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The Boston Phoenix Living in Oblivion

A moving memoir of postwar Berlin from a Jewish-American who emigrated in 1947

By Susan Miron

JUNE 14, 1999: 

LOVE IN EXILE: AN AMERICAN WRITER'S MEMOIR OF LIFE IN DIVIDED BERLIN by Edith Anderson, Steerforth Press, 404 pages, $29.50.

Bronx-born Edith Anderson left America for Allied-occupied East Berlin in 1947 at age 30, with little money, stumbling school French, and no German. Her Jewish parents were aghast that she was going "to the country of the Nazis" to live with her husband, Max Schroeder, a penniless German poet and long-time antifascist 16 years her senior, whom she had met in New York. Schroeder had recently been shipped back to Berlin with a group of left-wing German exiles, "a good riddance present from the State Department" after living for 12 years in virtual anonymity. Extroverted and high-strung, he was confident enough about himself that when Anderson said she wasn't in love with him, he countered, " 'You will be,' as if stating a simple truth written across the sky." And indeed, in 1951, Anderson wrote to her close friend Christina Stead, "The ups and downs of my marriage with Max would give some epic poet material for a lifetime."

Love in Exile is a gold mine of fascinating information about postwar German political history as well as the daily life of privileged (if later punished) members of the intelligentsia in postwar East Berlin. Much of the book's power derives from its intimate tone and the often-painful knowledge gathered firsthand, including portraits of intellectual and artistic friends before, during, and after their stays in prison.

If Peter Gay's recent memoir, My German Question: Growing Up in Nazi Berlin (Yale University Press), helps to explain why some Jews were reluctant to leave Germany, Anderson's memoir often takes a similar stance, defending the gullibility of those who stayed on under Communist rule after watching the unmerited trials, punishments, and expulsions of friends and colleagues, some of whom committed suicide. "If anyone apart from God had whispered the truth to us then, we would not have believed it. . . . There are moments in history and in a lifetime when shocking facts are rejected out of hand because they oppose an all-engulfing need."

One friend, the American writer Richard Wright, did perceive the "truth." Five years after his final break with the Communist Party, "still outraged and bleeding," he spoke of Communism as a love affair one never gets over. She remembers the utterly disillusioned Wright as "a one-man ghetto . . . chronically isolated . . . a spiritually wounded man, lost on earth."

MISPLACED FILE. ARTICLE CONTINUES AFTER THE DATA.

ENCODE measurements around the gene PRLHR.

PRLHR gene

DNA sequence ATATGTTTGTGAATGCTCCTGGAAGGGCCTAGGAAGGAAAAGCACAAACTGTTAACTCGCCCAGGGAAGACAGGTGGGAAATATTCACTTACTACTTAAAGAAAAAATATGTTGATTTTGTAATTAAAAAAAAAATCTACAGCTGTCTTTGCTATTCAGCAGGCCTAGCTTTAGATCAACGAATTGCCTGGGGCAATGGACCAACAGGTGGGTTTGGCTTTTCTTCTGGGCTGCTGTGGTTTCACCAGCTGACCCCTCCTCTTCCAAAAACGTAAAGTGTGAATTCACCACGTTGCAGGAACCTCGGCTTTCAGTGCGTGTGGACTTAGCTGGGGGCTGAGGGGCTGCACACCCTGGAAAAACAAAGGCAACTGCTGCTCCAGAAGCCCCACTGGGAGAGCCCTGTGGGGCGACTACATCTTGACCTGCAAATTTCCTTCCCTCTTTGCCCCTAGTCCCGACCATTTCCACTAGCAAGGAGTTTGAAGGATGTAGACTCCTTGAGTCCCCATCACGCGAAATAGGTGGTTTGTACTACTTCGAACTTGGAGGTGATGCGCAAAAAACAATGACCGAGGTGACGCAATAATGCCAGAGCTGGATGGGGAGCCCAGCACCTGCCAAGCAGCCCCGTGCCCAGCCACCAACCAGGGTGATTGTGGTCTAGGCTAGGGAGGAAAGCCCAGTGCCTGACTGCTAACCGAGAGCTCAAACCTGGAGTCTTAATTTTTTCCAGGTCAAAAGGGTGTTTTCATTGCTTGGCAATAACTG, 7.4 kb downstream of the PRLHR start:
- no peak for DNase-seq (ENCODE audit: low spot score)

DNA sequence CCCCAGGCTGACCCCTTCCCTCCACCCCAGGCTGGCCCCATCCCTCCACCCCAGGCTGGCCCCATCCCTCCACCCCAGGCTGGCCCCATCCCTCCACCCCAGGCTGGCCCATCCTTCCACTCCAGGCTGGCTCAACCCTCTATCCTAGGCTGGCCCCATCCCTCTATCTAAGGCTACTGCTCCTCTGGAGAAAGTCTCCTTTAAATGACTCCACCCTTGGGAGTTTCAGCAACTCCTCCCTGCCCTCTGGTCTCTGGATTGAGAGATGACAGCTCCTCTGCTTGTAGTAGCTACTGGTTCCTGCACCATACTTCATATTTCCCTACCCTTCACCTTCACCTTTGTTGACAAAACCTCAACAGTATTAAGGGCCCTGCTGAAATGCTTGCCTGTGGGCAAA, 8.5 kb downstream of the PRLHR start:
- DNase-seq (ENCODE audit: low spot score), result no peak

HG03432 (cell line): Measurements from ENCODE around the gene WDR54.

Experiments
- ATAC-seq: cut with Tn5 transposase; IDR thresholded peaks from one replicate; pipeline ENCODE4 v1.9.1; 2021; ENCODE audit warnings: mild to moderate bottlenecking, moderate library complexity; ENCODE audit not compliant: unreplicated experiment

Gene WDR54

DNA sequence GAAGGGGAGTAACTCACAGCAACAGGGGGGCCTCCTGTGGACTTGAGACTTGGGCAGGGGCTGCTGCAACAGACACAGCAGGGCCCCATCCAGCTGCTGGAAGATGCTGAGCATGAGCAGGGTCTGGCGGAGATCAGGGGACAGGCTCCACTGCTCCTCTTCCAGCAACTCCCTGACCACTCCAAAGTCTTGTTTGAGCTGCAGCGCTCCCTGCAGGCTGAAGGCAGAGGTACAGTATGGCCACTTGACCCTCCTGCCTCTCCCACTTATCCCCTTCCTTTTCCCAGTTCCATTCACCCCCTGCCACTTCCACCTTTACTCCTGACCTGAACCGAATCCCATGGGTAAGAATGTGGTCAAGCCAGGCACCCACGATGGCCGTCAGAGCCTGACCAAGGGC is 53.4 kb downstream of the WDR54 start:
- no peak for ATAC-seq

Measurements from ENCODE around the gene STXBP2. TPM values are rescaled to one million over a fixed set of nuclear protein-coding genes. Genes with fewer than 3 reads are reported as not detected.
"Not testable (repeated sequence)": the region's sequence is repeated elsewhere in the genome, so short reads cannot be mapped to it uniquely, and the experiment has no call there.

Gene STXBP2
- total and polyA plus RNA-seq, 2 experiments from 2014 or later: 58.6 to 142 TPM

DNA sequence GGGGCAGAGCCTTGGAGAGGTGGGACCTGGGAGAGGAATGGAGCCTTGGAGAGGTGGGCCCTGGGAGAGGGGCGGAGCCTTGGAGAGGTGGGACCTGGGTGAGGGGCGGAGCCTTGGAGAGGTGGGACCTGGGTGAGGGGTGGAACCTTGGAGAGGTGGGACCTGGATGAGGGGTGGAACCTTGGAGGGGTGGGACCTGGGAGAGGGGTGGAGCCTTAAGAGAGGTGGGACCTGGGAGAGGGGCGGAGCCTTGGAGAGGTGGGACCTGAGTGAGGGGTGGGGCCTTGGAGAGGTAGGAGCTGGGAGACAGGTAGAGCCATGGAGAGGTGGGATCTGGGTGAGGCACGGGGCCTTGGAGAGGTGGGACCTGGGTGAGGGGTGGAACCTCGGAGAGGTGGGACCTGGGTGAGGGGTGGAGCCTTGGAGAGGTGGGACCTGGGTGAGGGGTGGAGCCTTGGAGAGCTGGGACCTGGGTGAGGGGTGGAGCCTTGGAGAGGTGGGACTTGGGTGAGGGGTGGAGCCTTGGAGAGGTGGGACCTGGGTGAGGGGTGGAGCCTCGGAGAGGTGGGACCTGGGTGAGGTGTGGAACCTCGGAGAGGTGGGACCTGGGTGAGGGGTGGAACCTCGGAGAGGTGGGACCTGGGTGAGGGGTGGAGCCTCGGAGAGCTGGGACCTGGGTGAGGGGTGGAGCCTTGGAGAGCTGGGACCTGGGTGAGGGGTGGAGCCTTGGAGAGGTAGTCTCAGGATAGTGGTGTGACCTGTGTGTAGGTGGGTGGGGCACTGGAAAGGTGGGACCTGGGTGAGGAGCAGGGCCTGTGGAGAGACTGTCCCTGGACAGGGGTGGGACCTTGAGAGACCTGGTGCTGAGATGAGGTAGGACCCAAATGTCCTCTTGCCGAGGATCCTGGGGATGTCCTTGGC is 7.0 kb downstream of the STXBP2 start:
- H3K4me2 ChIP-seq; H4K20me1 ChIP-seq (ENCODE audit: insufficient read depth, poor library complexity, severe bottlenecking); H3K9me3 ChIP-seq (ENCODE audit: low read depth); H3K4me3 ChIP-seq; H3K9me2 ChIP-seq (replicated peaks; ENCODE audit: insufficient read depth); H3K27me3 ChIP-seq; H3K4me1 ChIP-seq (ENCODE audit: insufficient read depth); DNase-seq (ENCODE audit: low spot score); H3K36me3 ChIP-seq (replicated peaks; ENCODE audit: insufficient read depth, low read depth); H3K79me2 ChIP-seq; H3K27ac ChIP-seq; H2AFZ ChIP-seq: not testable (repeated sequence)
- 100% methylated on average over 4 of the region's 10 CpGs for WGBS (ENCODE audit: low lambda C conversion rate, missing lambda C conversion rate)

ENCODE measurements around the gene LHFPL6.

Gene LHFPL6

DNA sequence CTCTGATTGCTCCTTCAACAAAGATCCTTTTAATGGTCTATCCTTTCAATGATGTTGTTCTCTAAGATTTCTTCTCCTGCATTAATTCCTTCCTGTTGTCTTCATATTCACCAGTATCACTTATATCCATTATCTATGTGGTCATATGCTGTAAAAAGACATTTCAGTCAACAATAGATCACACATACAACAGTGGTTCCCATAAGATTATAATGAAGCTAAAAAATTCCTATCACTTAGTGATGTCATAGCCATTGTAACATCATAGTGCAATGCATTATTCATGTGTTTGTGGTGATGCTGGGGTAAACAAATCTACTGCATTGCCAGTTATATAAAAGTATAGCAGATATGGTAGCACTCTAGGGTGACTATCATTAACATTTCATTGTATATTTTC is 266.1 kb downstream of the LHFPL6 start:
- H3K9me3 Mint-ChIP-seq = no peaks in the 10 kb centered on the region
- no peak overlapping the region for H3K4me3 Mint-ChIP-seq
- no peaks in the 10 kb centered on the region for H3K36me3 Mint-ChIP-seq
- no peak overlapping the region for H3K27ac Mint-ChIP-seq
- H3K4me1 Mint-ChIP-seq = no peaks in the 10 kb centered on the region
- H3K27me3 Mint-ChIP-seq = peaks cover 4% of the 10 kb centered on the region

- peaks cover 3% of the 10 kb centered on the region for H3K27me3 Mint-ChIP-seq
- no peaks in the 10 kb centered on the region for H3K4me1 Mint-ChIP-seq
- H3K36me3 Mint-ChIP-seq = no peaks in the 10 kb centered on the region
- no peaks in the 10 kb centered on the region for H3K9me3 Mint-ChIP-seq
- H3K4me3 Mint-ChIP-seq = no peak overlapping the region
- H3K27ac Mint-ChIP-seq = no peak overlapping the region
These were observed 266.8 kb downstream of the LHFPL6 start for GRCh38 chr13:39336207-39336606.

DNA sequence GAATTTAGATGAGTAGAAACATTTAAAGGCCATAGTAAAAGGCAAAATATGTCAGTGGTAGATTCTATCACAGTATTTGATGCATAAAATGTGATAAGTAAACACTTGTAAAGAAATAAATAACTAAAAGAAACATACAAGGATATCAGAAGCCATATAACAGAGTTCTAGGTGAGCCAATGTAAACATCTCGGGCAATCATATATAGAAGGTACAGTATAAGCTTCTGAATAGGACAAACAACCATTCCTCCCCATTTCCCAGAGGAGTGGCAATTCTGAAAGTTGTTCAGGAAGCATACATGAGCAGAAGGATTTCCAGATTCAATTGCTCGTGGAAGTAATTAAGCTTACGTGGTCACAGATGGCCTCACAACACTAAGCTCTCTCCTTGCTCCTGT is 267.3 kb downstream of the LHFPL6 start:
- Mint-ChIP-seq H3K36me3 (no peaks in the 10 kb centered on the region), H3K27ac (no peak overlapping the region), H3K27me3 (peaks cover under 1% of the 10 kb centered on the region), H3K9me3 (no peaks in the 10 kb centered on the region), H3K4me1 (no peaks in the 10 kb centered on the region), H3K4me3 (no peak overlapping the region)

Anderson's striking descriptions alone make the book worth reading. Discussing her husband's aging face in 1953, she notes, "His splendid forehead might have been battlements and his eyes manned holes in the castle masonry for all I could read what was in there from my side of the moat." Her landlady, living under the aristocratic, assumed name of von Lovtzow, has a figure that "by then was a bulging, ruptured mattress" with "hair degraded to tufts like absorbent cotton glued to the pink scalp." Max avers that this landlady is an ex-madam "with the same absolute certainty as when in the Rembrandt section of the Metropolitan Museum in New York he pointed out some fakes."

Anderson's scathing observations of postwar Berliners point up their provinciality, chauvinism, and stubborn national pride. She meets members of the East German government as if they were unpretentious neighbors long before "an unbridgeable, protocol-filled chasm" separates them from everyone else. She takes note of the passengers on the S-Bahn (trains), "immovable as waxworks," who refuse to budge from the spot where they first planted their feet. "They did not seem to regard each other as fellows or human, but as insensate obstacles. . . . Ruthlessly shoved, bumped, and jabbed at every station, they seemed to prefer an elbow in the gallbladder to yielding half an inch." Anderson imagines that her presence as "a carefree foreigner with halfway decent baggage" more than likely made East Germans feel worse about their impoverished condition. "They knew the world detested them; that was written in their faces and they wanted to hear no more about it."

Throughout, Anderson deftly illustrates Germany's pervasive denial of the war years. "Of course," a grocer tells her without a hint of irony, "Berlin was more beautiful before the war." "Before the war" and "in the old days," she tells us, were popular euphemisms deployed "to veil the twelve-year hiatus during which nothing had happened in Germany. . . . The gulf between their bullying Thousand Year Reich and its complete annihilation was so appalling that they simply looked the other way. A kind of mass hallucination replaced the mass support of Hitler."

Anderson encounters wives in ration lines who "were fiercely embittered against the Soviet occupants who nabbed their men as Nazis . . . while just over the border in West Berlin 'de-Nazified' families were getting a fresh and privileged start. We, on the other hand, so disgusted with Germans who claimed they never knew of the Nazi atrocities, were ourselves unaware that at least eleven 'former' concentration camps and prisons were not former at all, but were merely operating under Soviet control."

Although Edith Anderson's remarkable memoir ends in l960 (a year before the Berlin Wall was built), the unsettling details about Anderson's friends and their trials, about her often-exasperating marriage, about her frustrations and loneliness and the unremitting anguish of exile, make this a harrowing read that's as captivating as any memoir published recently. Anderson continued to live in Berlin until her death a month ago, not long after receiving a finished copy of this amazing book.

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